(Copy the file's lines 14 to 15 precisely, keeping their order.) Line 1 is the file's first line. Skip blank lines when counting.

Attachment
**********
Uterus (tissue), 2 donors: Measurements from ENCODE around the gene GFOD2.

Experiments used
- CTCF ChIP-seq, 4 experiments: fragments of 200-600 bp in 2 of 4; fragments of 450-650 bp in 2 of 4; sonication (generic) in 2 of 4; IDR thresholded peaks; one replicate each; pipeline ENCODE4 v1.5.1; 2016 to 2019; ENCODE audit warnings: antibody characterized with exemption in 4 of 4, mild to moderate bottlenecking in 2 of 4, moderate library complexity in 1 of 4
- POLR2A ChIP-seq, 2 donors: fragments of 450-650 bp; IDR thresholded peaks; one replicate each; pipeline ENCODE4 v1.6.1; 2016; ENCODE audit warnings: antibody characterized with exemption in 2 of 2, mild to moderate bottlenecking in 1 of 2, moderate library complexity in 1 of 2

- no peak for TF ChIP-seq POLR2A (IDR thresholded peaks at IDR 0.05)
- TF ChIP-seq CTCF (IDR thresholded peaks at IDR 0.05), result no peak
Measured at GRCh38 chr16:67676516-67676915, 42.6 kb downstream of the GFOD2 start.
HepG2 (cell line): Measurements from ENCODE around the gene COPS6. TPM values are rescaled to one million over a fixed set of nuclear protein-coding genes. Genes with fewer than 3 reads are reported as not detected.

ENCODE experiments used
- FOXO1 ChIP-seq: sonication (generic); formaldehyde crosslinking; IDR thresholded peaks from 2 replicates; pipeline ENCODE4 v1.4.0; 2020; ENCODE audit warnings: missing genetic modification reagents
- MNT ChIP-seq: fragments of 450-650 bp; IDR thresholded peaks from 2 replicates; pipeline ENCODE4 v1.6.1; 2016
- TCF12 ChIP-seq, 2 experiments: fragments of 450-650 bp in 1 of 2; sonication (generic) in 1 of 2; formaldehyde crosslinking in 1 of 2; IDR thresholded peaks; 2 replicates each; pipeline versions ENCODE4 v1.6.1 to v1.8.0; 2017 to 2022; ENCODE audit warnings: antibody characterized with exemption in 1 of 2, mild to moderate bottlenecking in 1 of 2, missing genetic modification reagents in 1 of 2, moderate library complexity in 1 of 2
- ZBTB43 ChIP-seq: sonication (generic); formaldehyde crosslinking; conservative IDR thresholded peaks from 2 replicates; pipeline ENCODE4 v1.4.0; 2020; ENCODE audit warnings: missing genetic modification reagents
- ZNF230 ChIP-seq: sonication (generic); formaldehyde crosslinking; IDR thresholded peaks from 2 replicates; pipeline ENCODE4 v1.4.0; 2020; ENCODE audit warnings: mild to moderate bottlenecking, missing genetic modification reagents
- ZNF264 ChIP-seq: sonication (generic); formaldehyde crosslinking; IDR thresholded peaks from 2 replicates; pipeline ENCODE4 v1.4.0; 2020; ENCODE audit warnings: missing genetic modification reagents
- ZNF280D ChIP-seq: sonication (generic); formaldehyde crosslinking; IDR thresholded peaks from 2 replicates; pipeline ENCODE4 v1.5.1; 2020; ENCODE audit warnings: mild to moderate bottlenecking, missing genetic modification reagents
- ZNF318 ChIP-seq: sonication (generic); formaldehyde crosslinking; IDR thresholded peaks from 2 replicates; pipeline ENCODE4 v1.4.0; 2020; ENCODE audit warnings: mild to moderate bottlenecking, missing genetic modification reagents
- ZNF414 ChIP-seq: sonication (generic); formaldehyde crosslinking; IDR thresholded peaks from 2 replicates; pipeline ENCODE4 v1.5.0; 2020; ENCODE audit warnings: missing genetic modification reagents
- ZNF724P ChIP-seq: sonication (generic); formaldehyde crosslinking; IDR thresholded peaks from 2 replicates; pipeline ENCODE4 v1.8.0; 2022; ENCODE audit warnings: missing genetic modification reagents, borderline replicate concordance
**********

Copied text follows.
- ZNF230 ChIP-seq: sonication (generic); formaldehyde crosslinking; IDR thresholded peaks from 2 replicates; pipeline ENCODE4 v1.4.0; 2020; ENCODE audit warnings: mild to moderate bottlenecking, missing genetic modification reagents
- ZNF264 ChIP-seq: sonication (generic); formaldehyde crosslinking; IDR thresholded peaks from 2 replicates; pipeline ENCODE4 v1.4.0; 2020; ENCODE audit warnings: missing genetic modification reagents